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PopWrapped | Celebrities

Jesse Williams Gives Inspiring Speech About Racial Equality

Rain Varela | PopWrapped Author

Rain Varela

Updated 06/30/2016 11:55am
Jesse Williams Gives Inspiring Speech About Racial Equality | Jesse Williams
Media Courtesy of MixCrate

The BET Awards was created in 2001 to honor African-Americans and other minorities in the field of entertainment and sports, at a time when such honors were few in mainstream award-giving bodies.

Of course, there have been changes but it still seems too slow especially in the light of the "Oscars So White" controversy. And it goes far beyond that, because racial inequality still seeps in to every aspect of society.

That is something that actor and activist Jesse Williams is fighting for, and as he accepted the Humanitarian award at Sunday's BET ceremony, he gave an awe inspiring speech on racial equality.

To start things off he thanked the presenters and the BET as well as his wife and parents like in any normal acceptance speech.

Then he got to the gist, he dedicated the award to the people at the forefront. "This award, this is not for me. This is for the real organizers all over the country, the activists, the civil rights attorneys, the struggling parents, the families, the teachers, the students that are realizing that a system built to divide and impoverish and destroy us cannot stand if we do," he said.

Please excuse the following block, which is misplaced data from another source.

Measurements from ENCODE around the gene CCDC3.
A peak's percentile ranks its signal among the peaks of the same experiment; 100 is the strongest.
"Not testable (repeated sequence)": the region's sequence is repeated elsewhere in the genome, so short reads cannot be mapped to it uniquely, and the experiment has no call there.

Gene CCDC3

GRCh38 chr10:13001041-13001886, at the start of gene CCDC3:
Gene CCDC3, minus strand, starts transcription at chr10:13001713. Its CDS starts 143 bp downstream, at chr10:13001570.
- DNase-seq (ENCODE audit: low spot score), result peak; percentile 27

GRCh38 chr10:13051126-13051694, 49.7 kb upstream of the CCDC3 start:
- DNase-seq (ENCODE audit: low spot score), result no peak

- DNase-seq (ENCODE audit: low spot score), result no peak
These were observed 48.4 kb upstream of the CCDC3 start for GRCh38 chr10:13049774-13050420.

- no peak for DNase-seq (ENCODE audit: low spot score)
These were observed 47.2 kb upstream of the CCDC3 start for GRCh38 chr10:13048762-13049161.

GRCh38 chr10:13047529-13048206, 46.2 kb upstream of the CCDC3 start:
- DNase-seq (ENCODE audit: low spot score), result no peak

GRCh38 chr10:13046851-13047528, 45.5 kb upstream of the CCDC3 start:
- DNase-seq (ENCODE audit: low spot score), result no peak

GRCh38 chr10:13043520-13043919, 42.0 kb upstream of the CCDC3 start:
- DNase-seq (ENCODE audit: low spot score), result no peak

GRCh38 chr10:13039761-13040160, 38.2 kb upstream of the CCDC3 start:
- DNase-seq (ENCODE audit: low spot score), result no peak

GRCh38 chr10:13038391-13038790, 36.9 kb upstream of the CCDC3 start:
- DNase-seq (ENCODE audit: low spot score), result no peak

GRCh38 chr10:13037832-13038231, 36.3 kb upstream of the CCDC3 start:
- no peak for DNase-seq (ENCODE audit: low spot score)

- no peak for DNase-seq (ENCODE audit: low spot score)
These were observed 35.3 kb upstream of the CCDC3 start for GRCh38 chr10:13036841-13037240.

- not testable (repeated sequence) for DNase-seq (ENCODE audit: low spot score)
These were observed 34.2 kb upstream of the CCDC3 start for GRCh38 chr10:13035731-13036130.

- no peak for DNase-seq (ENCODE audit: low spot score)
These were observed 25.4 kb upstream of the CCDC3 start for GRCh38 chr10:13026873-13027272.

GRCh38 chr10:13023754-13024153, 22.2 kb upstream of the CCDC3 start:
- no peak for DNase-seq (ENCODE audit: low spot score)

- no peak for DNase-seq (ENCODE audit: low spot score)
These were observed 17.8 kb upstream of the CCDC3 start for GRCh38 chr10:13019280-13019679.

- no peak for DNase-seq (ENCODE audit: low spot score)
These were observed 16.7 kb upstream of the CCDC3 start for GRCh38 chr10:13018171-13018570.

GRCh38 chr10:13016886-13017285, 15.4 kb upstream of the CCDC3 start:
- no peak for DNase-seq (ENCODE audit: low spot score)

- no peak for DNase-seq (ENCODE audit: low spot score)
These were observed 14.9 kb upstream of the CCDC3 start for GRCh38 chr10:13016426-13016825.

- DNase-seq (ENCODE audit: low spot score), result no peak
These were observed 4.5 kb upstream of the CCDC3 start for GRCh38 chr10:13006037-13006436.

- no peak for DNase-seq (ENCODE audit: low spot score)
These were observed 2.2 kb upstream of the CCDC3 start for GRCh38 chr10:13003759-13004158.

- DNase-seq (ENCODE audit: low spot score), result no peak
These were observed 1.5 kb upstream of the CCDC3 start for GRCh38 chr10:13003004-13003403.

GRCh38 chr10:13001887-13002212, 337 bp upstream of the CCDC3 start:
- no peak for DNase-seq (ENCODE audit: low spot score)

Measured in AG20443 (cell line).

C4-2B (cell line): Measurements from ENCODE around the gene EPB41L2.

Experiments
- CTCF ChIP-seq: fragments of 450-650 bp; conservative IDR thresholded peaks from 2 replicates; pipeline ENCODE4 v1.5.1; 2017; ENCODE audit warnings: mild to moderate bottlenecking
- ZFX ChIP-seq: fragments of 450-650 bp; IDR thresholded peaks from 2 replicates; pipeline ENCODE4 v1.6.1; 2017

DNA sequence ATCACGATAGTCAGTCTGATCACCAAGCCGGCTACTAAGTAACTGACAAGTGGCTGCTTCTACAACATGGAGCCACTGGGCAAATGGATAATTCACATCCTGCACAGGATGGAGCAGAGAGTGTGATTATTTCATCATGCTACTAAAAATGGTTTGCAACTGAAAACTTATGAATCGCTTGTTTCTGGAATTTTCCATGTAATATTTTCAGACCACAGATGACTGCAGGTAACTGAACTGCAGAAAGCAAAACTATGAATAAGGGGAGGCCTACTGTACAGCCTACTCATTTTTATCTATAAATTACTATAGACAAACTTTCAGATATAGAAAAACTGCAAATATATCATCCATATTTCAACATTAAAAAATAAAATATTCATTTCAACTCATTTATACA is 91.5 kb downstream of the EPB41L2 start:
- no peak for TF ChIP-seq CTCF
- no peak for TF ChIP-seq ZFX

He also gave special attention to black women which marks intersectionality in his advocacy, "this is also in particular for the black women, in particular, who have spent their lifetimes dedicated to nurturing everyone before themselves," he told the audience.

He then talked about the justice system. "What we’ve been doing is looking at the data. And we know that police somehow manage to de-escalate, disarm and not kill white people every day. So what’s gonna happen is we’re going to have equal rights and justice in our country, or we will restructure their function, and ours."

Then he got down to culture appropriation and lack of credit for people of color: "We’re done watching and waiting while this invention called whiteness uses and abuses us, burying black people out of sight and out of mind while extracting our culture, our dollars, our entertainment, like oil, black gold. Ghettoizing and demeaning our creations, then stealing them, gentrifying our genius, and then trying us on like costumes before discarding our bodies like rinds of strange fruit." Which is pretty chilling, he may have referred to Billie Holiday's "Strange Fruit", which originated as a poem about lynching.

He then ended things by referring to a cultural trope: "The thing is though, the thing is, that just because we’re magic doesn’t mean we’re not real., Thank You ".

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